Nonetheless, this is all fine by me, if someone enjoys doing it and others really want to be there and are still glad they came at the end, but this music is, in my opinion, simply not the heir to the art and craft of great classical composition and not adding any more great works than the first rail to the repertoire. It may be argued by those who disagree with me that yes, this IS the great work of today, and so be it. The problem with this idea, for me, is that even those who enjoyed it live do not seek out a recording of it to hear again. Once was sufficient, just as you may enjoy visiting a Ripley’s museum once, but you don’t really need to see it again. But when you hear a genuinely great work of classical music, you know that you will want to hear it again and again, perhaps for a lifetime. Must we simply accept passively that it is no longer possible to reacquire that kind of great, lost craft and restore it to musical culture? Likewise, must we simply accept that almost no one now can sculpt a great representational figure, like Michelangelo’s David, or must we resign ourselves to amateur sculpture that looks like blobs from a lava lamp, and to pop songs with only one or two chords and drone for a melody? I do not see why, in theory, a civilization that has lost its craft over several generations cannot work to restore it over several more generations.
While the descriptions above have minced no words and been pretty tough on the music, I hasten to clarify that I am only criticizing the music, not the people who make it. On a personal level I do not mean any lack of charity toward the people themselves. Those in the second rail, especially, have sincere intentions, often youthful exuberance, and virtuoso marketing skills. My point is not to forbid anyone from trying to create in either of the first two rails, or to be unkind or snobbish toward them personally, only to cry out that there is a great void now in the art of classical music, in terms of the music itself. And the great silent majority of classical music lovers still cries out for this vacuum to be filled anew with true, enduring masterworks of standard repertoire. I realize (with apologies) that there may be exceptions of which I am not aware, but if so, I believe they would be the exceptions that prove the rule.
In regard to the first rail, it is also simply a matter of social consciousness for me to write music that can be appreciated by many more people than the minuscule number of elite listeners who like academic music, even among the educated people who attend classical concerts. Contrary to prevailing wisdom, it is not necessary to dumb down music or to “pander” to reach a wider audience. The master composers named above certainly managed to speak to listeners who are at every level. A litmus test for my own work is whether people actually want, of their own initiative, to hear a piece of mine again, and whether they seek out and buy the recording or listen repeatedly to it. If not, that is a red flag indicating that I have not really moved their inner spirits or emotions, and the piece will not live on. It might also be a red flag to my fellow living composers in the first rail if the only musicians who will perform their work are their friends or colleagues doing them a favor, and no strangers ever contact them wanting to play it. Great music will usually “sell itself” and propagate itself by word of mouth among performers.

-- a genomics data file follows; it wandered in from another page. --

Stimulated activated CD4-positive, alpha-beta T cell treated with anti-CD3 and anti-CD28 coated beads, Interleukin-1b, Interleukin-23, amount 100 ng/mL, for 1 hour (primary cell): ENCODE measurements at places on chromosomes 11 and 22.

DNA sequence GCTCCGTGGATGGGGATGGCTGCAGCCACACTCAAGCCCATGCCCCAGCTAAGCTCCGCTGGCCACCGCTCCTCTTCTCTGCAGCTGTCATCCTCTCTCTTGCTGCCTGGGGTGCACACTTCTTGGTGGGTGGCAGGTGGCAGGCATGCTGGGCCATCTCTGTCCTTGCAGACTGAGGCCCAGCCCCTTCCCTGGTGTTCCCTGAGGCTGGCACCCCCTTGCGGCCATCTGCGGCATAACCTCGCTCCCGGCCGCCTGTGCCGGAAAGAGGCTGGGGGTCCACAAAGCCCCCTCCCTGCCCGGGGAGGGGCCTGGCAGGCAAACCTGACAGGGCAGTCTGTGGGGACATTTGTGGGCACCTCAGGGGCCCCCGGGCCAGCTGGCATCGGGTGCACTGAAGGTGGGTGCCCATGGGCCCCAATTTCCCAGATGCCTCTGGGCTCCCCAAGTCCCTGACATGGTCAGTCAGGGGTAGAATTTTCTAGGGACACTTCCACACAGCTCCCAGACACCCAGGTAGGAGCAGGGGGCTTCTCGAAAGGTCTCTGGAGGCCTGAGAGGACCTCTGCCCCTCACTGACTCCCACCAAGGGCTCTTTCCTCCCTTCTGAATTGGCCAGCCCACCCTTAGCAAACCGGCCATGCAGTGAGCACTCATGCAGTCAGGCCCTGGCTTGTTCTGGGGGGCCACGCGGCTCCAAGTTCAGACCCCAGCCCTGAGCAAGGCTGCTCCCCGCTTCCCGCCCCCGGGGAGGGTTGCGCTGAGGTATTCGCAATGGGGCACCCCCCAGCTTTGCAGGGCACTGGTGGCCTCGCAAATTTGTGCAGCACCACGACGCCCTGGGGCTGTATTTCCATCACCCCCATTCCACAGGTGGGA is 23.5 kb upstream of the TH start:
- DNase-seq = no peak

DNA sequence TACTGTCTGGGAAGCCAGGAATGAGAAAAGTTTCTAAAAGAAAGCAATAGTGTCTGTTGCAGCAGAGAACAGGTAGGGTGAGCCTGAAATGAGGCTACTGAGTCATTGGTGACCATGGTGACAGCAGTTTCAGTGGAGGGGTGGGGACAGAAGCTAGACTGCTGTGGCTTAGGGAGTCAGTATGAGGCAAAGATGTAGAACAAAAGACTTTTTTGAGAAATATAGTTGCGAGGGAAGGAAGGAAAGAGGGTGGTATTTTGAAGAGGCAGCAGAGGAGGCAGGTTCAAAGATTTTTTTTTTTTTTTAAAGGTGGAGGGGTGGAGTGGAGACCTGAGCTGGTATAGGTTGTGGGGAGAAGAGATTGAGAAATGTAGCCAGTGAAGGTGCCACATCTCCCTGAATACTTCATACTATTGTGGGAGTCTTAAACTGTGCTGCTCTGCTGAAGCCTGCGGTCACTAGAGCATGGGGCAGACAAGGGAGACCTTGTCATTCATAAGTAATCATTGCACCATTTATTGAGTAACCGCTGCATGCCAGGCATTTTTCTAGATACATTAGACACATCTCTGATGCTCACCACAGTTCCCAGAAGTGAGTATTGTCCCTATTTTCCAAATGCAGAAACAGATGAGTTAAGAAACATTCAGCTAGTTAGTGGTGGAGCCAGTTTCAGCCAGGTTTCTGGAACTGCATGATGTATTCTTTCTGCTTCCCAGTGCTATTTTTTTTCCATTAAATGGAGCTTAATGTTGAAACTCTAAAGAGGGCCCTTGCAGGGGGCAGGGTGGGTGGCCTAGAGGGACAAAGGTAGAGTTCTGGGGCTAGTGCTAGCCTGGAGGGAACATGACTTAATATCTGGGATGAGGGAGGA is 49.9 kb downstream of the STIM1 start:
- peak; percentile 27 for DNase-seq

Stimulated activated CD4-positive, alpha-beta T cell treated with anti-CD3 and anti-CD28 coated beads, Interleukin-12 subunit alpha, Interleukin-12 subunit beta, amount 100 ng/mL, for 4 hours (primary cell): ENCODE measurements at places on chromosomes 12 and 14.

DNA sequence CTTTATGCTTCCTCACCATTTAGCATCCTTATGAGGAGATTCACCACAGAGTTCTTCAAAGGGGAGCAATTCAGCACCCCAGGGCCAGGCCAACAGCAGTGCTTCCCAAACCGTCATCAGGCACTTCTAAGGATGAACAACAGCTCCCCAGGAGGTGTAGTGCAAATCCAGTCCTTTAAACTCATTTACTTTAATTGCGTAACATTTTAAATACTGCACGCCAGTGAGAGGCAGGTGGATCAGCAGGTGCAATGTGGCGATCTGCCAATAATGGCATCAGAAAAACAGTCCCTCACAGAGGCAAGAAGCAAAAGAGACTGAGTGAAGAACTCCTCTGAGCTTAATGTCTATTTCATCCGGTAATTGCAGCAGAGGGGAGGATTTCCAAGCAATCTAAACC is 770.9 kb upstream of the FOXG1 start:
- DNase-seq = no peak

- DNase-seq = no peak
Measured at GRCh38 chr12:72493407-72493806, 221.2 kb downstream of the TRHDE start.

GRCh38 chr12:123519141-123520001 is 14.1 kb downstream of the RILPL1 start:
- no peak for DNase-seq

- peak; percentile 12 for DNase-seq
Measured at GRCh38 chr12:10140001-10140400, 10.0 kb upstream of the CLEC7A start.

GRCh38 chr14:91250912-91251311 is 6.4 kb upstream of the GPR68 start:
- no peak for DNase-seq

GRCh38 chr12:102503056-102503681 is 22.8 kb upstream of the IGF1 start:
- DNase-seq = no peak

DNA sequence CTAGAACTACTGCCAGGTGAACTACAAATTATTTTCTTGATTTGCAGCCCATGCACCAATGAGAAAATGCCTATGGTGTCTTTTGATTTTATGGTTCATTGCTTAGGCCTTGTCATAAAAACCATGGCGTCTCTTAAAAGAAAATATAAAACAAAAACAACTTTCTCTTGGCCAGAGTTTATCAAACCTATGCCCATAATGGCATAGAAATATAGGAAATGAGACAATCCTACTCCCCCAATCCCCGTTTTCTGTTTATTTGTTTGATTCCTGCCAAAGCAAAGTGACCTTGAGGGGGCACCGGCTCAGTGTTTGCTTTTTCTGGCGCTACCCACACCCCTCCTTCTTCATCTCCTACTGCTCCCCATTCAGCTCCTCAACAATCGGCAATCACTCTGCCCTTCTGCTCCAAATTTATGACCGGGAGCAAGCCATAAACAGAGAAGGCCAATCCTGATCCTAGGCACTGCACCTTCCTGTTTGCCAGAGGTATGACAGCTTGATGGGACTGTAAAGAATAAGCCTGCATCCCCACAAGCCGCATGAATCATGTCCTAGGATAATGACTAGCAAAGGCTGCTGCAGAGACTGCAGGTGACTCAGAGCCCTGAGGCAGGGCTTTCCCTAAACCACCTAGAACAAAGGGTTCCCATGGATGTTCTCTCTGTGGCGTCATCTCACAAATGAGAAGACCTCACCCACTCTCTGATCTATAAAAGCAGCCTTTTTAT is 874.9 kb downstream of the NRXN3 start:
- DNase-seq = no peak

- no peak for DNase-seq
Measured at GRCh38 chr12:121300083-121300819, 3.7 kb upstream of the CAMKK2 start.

Most recently, there is a trend for many symphony orchestras to drop this first-rail kind of music almost altogether from their programming, in favor of medleys and suites of great film music. I hasten to add that it is often great film music — in film — and it is at least an improvement in the concert hall over the first rail. However, the film medium, with its interruptions of dialog and scene changes, seems to me more of a poetic genre, as it simply does not allow for the long symphonic forms of the great symphonists that are more akin to a novel. Not only that, but it seems to go unnoticed that it is usually orchestrated by someone other than the composer, or even by a team of orchestrators. Classical composers must do their own orchestration themselves, and it is often on a much higher level. (Look at the scores of Ravel, for example.) They have their own unique orchestration style that is integral to their personal artistic voice. I believe truly classical, masterful, long forms can most transcendentally transport the listener to sublime heights and far away lands of the mind, as they make their extended arguments free of cinematic associations. For example, you wouldn’t usually get more than a few minutes into a symphony by Sibelius before the film’s scene had to change to something else entirely, or dialog had to begin, nor did Sibelius have someone else orchestrate his work. Likewise, there is a fashion now for famous “crossover” pop musicians to attempt to write an orchestral concerto featuring solo instruments like the fiddle, guitar, or even the piano, which are eagerly programmed by orchestras. The orchestras know the music is amateurish and would never otherwise be chosen to play, but a famous name sells tickets, which orchestras are desperate to do. These classically untrained artists typically hire a ghost orchestrator who is, most unfortunately, rarely named and credited in the program, leaving the false impression that they, themselves, have suddenly learned orchestration.
Finally, we live in a time when artists, especially those of what I have called above the first rail in music, responding to (or in a few cases, I regret to say, possibly exploiting) social concerns, often feel the need for their work to darkly “disturb” their audience, sometimes with ugly, grating sound. That is their prerogative, and yes, it may be done thoughtfully and tastefully, so that the hearer feels enlightened and edified by the experience; or it may be done gratuitously and sensationally and in poor taste. In any case, it is simply not my own vocation to disturb or preach specific programmatic “messages” about world events, political causes, etc. through my music, other than the general messages of goodness, truth, and beauty inherent in great music itself. Too many people are already disturbed and are looking for music that rather heals their disturbed spirits; and too many feel blindsided by disturbing works, having not been warned in advance nor come there to hear the sound-track to their personal dark night of the soul.
I aspire to compose music that does contain sufficient tension, where needed, for the narrative form’s musical arguments, but still ennobles the spirit; music whose goal-directed form reflects the sense of purposefulness to life that is found in faith, rather than the aimless, random wandering and despair of nihilism; and music that people can actually “fall in love with” and want to hear again and again. I keep working toward these goals, the latest expression of which can be found in my album called The Sea Knows and especially in my newest work, a symphony in progress, which can be heard by clicking above on the “Symphony No. 2 Bonus Videos” link. (A commercially released album of the symphony is due in 2021.) Thank you for your interest and for reading all of this!